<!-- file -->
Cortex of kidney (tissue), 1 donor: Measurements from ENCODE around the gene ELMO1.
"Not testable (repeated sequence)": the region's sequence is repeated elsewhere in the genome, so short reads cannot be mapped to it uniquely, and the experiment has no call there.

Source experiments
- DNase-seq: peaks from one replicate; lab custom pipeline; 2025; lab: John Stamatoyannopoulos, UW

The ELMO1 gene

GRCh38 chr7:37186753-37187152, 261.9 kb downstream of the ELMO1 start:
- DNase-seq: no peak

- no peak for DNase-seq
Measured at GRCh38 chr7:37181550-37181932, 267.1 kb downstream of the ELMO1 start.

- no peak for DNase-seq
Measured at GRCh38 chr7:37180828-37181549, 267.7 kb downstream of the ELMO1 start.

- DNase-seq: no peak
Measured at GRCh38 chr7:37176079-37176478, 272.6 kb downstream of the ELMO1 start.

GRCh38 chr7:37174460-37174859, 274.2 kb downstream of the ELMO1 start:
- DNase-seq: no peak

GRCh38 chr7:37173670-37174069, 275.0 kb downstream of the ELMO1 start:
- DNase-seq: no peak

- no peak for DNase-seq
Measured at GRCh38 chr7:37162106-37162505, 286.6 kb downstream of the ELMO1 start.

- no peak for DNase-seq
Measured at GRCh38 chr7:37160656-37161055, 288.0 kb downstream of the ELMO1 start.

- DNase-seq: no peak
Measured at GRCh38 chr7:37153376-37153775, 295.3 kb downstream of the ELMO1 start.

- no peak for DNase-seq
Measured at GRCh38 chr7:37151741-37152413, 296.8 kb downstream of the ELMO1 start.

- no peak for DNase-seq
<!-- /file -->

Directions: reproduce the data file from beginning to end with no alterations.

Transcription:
Cortex of kidney (tissue), 1 donor: Measurements from ENCODE around the gene ELMO1.
"Not testable (repeated sequence)": the region's sequence is repeated elsewhere in the genome, so short reads cannot be mapped to it uniquely, and the experiment has no call there.

Source experiments
- DNase-seq: peaks from one replicate; lab custom pipeline; 2025; lab: John Stamatoyannopoulos, UW

The ELMO1 gene

GRCh38 chr7:37186753-37187152, 261.9 kb downstream of the ELMO1 start:
- DNase-seq: no peak

- no peak for DNase-seq
Measured at GRCh38 chr7:37181550-37181932, 267.1 kb downstream of the ELMO1 start.

- no peak for DNase-seq
Measured at GRCh38 chr7:37180828-37181549, 267.7 kb downstream of the ELMO1 start.

- DNase-seq: no peak
Measured at GRCh38 chr7:37176079-37176478, 272.6 kb downstream of the ELMO1 start.

GRCh38 chr7:37174460-37174859, 274.2 kb downstream of the ELMO1 start:
- DNase-seq: no peak

GRCh38 chr7:37173670-37174069, 275.0 kb downstream of the ELMO1 start:
- DNase-seq: no peak

- no peak for DNase-seq
Measured at GRCh38 chr7:37162106-37162505, 286.6 kb downstream of the ELMO1 start.

- no peak for DNase-seq
Measured at GRCh38 chr7:37160656-37161055, 288.0 kb downstream of the ELMO1 start.

- DNase-seq: no peak
Measured at GRCh38 chr7:37153376-37153775, 295.3 kb downstream of the ELMO1 start.

- no peak for DNase-seq
Measured at GRCh38 chr7:37151741-37152413, 296.8 kb downstream of the ELMO1 start.

- no peak for DNase-seq